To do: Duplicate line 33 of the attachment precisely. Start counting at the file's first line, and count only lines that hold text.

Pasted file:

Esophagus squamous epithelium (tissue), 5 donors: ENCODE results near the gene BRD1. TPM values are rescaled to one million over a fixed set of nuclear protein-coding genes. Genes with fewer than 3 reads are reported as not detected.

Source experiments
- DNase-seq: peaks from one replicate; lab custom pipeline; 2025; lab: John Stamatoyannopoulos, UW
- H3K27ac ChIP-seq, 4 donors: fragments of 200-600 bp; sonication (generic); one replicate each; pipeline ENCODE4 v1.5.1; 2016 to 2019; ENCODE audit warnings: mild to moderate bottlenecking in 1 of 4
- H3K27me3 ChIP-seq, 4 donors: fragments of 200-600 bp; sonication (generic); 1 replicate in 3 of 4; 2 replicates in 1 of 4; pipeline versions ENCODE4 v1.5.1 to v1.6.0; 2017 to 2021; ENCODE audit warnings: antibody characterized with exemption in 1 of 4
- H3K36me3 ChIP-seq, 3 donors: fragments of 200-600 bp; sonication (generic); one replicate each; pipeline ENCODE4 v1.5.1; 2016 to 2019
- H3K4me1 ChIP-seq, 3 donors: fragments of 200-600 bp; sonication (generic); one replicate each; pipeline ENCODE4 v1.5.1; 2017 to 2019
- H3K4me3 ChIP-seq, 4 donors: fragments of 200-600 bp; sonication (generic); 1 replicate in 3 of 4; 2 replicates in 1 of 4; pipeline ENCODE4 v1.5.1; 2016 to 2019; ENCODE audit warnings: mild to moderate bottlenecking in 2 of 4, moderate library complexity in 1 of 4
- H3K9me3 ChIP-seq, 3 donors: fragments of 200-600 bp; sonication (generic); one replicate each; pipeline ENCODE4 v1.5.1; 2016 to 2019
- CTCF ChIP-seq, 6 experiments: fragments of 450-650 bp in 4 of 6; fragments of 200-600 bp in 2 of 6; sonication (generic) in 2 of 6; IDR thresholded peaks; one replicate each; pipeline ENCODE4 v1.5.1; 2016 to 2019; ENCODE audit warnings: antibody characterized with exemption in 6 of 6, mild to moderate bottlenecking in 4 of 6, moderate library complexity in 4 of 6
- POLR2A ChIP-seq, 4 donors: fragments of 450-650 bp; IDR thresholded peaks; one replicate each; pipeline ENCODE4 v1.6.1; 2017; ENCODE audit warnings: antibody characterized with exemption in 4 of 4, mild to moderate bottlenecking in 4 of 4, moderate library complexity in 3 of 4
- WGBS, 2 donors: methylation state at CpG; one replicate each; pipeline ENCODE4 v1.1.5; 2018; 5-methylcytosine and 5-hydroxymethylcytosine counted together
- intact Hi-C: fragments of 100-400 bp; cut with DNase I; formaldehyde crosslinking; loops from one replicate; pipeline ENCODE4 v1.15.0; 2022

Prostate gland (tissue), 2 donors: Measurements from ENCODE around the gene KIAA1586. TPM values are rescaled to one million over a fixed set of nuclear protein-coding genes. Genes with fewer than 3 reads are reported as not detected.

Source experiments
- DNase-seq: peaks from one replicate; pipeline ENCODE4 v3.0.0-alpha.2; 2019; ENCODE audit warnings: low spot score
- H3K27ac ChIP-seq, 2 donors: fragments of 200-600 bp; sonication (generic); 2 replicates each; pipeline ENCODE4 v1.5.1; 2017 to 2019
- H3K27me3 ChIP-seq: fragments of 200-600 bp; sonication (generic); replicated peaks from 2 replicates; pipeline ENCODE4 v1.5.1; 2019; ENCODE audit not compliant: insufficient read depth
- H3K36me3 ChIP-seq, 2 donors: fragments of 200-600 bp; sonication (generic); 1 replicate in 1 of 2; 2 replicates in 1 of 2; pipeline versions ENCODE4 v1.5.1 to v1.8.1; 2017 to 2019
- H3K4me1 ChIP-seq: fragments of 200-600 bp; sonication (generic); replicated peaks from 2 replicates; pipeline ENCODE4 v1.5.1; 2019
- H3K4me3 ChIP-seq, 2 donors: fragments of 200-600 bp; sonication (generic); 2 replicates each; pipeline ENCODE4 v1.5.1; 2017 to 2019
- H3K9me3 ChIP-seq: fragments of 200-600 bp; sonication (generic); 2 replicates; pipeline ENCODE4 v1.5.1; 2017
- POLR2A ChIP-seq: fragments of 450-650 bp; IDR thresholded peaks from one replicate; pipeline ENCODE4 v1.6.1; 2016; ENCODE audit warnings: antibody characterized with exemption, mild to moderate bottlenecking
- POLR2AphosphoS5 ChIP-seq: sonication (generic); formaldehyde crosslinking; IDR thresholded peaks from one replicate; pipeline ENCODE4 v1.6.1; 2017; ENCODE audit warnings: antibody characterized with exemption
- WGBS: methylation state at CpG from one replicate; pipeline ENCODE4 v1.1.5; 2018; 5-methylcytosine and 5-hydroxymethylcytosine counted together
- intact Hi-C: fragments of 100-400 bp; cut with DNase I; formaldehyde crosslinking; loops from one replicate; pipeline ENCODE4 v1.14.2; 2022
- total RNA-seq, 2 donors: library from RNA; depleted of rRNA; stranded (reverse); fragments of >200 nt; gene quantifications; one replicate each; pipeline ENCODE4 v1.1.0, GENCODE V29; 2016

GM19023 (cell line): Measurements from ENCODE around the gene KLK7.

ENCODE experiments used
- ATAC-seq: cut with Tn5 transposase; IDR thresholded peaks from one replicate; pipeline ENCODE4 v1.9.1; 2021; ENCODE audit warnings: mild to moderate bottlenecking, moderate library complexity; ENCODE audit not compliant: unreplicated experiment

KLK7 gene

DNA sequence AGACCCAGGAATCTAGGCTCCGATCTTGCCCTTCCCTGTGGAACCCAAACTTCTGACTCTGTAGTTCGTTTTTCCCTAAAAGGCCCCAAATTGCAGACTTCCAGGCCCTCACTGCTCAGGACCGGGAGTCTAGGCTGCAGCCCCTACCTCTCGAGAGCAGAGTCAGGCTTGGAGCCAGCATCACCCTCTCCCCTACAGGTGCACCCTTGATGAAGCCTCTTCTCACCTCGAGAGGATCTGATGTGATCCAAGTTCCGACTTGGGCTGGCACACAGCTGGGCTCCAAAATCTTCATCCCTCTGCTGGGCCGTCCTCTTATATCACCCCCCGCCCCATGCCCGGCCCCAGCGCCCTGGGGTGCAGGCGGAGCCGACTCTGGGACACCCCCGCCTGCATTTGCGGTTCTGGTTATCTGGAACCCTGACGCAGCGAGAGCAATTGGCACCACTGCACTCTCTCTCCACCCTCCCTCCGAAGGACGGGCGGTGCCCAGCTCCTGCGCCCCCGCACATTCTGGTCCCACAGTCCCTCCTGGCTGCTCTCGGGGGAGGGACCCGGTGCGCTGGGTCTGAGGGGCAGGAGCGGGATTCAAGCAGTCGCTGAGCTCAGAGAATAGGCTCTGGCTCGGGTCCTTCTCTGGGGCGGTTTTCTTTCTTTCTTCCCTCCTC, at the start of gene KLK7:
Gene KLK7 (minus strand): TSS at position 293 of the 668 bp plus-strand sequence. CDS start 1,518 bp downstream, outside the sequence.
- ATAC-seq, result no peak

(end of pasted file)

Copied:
Gene KLK7 (minus strand): TSS at position 293 of the 668 bp plus-strand sequence. CDS start 1,518 bp downstream, outside the sequence.